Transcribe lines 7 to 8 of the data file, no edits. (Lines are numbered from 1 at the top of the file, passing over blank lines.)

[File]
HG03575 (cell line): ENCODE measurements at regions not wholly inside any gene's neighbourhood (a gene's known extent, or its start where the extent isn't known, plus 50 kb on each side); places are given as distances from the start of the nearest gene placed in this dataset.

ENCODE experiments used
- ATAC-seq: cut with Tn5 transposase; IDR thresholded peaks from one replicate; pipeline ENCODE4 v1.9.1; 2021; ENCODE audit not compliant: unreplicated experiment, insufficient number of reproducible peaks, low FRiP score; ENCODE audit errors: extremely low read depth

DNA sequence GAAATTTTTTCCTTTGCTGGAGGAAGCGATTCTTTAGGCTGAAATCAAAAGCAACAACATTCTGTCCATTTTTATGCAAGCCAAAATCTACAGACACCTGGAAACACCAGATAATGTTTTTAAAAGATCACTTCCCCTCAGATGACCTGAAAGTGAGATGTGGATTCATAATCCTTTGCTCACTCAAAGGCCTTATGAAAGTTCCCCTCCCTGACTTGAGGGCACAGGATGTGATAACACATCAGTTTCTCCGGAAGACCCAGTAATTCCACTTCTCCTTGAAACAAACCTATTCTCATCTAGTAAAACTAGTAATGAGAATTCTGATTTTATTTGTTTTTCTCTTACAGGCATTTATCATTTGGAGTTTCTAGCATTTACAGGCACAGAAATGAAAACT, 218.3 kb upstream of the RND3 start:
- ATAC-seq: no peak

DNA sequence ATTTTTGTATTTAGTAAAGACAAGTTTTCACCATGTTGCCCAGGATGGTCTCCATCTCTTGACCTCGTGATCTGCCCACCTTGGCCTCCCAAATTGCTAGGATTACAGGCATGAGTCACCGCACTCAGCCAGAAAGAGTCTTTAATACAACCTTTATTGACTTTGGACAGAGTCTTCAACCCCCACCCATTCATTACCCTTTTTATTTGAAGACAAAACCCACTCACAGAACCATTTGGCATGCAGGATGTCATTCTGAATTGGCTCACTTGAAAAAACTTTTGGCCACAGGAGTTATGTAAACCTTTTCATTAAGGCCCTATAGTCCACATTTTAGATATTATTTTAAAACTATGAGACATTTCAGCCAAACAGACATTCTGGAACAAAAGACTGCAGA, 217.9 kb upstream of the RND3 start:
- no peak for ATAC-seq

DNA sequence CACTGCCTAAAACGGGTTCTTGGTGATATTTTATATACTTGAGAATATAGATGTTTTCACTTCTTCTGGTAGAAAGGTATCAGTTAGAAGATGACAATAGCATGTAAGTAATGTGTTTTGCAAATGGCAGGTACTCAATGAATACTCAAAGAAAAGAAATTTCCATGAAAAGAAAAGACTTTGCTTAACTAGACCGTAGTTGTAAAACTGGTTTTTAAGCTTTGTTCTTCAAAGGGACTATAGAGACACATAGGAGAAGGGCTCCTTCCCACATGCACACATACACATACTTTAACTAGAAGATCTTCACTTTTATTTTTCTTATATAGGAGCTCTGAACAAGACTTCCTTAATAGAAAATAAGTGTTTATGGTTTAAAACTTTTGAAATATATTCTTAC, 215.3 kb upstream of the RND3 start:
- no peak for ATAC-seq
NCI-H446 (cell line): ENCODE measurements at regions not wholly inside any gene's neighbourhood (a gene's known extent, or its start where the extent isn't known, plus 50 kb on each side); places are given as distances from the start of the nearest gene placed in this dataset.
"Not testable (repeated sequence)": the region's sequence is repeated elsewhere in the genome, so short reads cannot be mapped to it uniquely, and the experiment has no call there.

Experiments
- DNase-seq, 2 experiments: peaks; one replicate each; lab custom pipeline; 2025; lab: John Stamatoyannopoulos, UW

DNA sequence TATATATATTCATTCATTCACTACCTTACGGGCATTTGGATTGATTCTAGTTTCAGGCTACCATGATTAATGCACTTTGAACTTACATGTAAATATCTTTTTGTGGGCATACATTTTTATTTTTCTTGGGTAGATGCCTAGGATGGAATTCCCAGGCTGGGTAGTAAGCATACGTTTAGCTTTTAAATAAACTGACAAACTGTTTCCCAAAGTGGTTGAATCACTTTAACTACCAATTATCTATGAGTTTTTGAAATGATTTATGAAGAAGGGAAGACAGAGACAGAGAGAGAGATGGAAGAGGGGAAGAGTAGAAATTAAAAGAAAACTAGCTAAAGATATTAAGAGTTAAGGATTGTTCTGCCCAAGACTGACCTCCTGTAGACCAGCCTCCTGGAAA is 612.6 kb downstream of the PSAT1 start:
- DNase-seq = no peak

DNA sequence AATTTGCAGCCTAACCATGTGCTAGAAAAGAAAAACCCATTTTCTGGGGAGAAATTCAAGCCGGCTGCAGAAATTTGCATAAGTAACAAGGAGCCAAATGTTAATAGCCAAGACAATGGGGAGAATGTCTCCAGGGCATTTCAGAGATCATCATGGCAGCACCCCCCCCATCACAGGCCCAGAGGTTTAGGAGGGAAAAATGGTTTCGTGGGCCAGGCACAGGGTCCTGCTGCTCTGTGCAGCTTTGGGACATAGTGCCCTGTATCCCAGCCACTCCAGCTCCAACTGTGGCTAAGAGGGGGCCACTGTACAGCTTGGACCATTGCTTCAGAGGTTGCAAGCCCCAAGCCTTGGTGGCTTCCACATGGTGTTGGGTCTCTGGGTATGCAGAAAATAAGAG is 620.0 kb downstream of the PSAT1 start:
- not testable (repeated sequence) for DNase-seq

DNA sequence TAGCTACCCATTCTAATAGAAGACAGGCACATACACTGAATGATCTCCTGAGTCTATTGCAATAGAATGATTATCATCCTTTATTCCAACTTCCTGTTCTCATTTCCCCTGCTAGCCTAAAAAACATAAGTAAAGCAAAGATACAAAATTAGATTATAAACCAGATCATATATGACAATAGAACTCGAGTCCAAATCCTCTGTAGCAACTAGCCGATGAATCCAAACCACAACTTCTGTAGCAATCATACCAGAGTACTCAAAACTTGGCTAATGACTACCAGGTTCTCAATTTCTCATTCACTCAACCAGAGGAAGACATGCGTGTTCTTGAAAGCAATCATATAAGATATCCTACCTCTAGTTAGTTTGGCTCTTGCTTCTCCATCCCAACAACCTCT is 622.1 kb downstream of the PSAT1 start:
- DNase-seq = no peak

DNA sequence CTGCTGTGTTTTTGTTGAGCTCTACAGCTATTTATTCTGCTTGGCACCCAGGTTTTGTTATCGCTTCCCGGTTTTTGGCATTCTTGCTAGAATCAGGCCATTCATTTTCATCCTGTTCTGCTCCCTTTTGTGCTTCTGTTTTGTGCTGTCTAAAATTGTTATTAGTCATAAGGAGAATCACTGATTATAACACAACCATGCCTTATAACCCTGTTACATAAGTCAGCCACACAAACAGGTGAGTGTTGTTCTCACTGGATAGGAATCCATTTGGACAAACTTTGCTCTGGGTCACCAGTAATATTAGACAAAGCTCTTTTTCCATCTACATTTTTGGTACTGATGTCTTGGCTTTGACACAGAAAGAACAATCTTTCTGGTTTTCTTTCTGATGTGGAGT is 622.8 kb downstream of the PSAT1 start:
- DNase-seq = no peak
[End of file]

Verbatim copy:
- no peak for ATAC-seq

DNA sequence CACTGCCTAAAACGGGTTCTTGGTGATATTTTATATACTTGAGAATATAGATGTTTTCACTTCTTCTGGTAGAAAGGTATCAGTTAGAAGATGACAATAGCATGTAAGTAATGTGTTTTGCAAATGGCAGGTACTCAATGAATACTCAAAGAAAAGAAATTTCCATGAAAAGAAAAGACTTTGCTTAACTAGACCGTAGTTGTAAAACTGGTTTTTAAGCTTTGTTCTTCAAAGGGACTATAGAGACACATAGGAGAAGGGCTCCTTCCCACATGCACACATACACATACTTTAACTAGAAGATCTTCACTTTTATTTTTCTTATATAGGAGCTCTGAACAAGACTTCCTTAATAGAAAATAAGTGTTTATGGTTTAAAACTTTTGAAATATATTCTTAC, 215.3 kb upstream of the RND3 start: